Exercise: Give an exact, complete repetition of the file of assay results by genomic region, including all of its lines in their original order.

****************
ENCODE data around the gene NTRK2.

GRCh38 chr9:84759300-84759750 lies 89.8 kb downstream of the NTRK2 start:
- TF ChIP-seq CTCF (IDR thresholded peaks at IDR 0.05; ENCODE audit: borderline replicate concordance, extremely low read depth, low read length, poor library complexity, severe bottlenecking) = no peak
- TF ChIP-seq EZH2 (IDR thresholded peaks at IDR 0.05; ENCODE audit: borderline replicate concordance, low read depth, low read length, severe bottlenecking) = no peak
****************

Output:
ENCODE data around the gene NTRK2.

GRCh38 chr9:84759300-84759750 lies 89.8 kb downstream of the NTRK2 start:
- TF ChIP-seq CTCF (IDR thresholded peaks at IDR 0.05; ENCODE audit: borderline replicate concordance, extremely low read depth, low read length, poor library complexity, severe bottlenecking) = no peak
- TF ChIP-seq EZH2 (IDR thresholded peaks at IDR 0.05; ENCODE audit: borderline replicate concordance, low read depth, low read length, severe bottlenecking) = no peak